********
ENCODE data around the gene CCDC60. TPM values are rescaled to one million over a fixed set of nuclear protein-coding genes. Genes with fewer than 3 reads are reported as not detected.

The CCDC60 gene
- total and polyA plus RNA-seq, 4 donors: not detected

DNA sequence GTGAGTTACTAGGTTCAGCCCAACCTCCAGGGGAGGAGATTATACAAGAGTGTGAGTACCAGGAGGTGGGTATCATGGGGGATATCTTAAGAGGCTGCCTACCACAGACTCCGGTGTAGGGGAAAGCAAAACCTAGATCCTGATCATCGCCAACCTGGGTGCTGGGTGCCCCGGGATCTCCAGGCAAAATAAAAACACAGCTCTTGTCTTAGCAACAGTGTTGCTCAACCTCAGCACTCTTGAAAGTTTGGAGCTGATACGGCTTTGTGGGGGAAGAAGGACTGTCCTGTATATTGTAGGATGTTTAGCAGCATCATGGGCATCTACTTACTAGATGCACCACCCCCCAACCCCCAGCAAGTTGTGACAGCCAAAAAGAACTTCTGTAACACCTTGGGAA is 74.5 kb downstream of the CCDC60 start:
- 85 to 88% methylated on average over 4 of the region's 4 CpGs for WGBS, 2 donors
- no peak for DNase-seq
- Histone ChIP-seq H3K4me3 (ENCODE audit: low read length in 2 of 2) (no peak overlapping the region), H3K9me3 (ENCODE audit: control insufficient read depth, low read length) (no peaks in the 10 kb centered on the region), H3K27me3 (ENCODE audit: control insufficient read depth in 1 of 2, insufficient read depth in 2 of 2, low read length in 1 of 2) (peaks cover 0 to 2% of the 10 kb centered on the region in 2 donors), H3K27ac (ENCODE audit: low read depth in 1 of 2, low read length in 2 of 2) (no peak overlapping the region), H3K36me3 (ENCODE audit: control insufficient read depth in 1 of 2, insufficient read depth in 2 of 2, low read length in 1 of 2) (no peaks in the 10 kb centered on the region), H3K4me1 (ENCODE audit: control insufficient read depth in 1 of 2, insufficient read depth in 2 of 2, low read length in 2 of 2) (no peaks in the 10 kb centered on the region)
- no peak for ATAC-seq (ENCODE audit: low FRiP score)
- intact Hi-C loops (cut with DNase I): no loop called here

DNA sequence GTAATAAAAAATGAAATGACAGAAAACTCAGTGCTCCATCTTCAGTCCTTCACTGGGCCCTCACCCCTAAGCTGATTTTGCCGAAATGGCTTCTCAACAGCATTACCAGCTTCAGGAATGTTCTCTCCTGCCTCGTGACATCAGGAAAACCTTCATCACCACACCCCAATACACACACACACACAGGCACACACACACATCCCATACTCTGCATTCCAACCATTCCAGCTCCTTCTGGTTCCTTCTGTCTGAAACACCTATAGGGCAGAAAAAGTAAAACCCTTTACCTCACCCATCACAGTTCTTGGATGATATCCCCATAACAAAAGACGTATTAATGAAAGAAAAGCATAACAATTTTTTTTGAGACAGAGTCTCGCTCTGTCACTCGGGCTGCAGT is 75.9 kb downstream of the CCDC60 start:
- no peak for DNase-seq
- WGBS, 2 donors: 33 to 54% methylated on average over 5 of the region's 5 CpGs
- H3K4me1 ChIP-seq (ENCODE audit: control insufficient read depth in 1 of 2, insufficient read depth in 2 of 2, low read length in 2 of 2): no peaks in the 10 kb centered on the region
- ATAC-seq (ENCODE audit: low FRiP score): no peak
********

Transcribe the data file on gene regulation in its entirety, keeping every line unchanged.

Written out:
ENCODE data around the gene CCDC60. TPM values are rescaled to one million over a fixed set of nuclear protein-coding genes. Genes with fewer than 3 reads are reported as not detected.

The CCDC60 gene
- total and polyA plus RNA-seq, 4 donors: not detected

DNA sequence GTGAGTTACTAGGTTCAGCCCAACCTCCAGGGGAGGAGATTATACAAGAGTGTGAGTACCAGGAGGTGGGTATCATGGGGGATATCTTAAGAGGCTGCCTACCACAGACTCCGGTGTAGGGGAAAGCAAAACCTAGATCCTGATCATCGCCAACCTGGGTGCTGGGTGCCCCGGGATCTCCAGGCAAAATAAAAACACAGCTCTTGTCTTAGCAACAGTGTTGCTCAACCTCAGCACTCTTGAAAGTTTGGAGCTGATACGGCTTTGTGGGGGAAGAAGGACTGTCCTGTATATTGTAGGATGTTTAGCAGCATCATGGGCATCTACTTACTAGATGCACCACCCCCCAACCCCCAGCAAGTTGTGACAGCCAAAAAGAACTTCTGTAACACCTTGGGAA is 74.5 kb downstream of the CCDC60 start:
- 85 to 88% methylated on average over 4 of the region's 4 CpGs for WGBS, 2 donors
- no peak for DNase-seq
- Histone ChIP-seq H3K4me3 (ENCODE audit: low read length in 2 of 2) (no peak overlapping the region), H3K9me3 (ENCODE audit: control insufficient read depth, low read length) (no peaks in the 10 kb centered on the region), H3K27me3 (ENCODE audit: control insufficient read depth in 1 of 2, insufficient read depth in 2 of 2, low read length in 1 of 2) (peaks cover 0 to 2% of the 10 kb centered on the region in 2 donors), H3K27ac (ENCODE audit: low read depth in 1 of 2, low read length in 2 of 2) (no peak overlapping the region), H3K36me3 (ENCODE audit: control insufficient read depth in 1 of 2, insufficient read depth in 2 of 2, low read length in 1 of 2) (no peaks in the 10 kb centered on the region), H3K4me1 (ENCODE audit: control insufficient read depth in 1 of 2, insufficient read depth in 2 of 2, low read length in 2 of 2) (no peaks in the 10 kb centered on the region)
- no peak for ATAC-seq (ENCODE audit: low FRiP score)
- intact Hi-C loops (cut with DNase I): no loop called here

DNA sequence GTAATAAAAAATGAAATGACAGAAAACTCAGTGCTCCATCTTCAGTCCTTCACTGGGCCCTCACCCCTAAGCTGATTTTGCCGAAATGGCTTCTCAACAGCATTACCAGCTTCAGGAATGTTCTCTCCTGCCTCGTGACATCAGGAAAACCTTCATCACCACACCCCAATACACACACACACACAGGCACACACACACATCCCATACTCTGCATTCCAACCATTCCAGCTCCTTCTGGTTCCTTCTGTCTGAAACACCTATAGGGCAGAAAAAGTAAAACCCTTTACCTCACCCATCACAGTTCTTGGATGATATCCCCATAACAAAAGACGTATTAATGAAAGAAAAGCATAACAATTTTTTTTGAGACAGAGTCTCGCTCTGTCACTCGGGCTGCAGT is 75.9 kb downstream of the CCDC60 start:
- no peak for DNase-seq
- WGBS, 2 donors: 33 to 54% methylated on average over 5 of the region's 5 CpGs
- H3K4me1 ChIP-seq (ENCODE audit: control insufficient read depth in 1 of 2, insufficient read depth in 2 of 2, low read length in 2 of 2): no peaks in the 10 kb centered on the region
- ATAC-seq (ENCODE audit: low FRiP score): no peak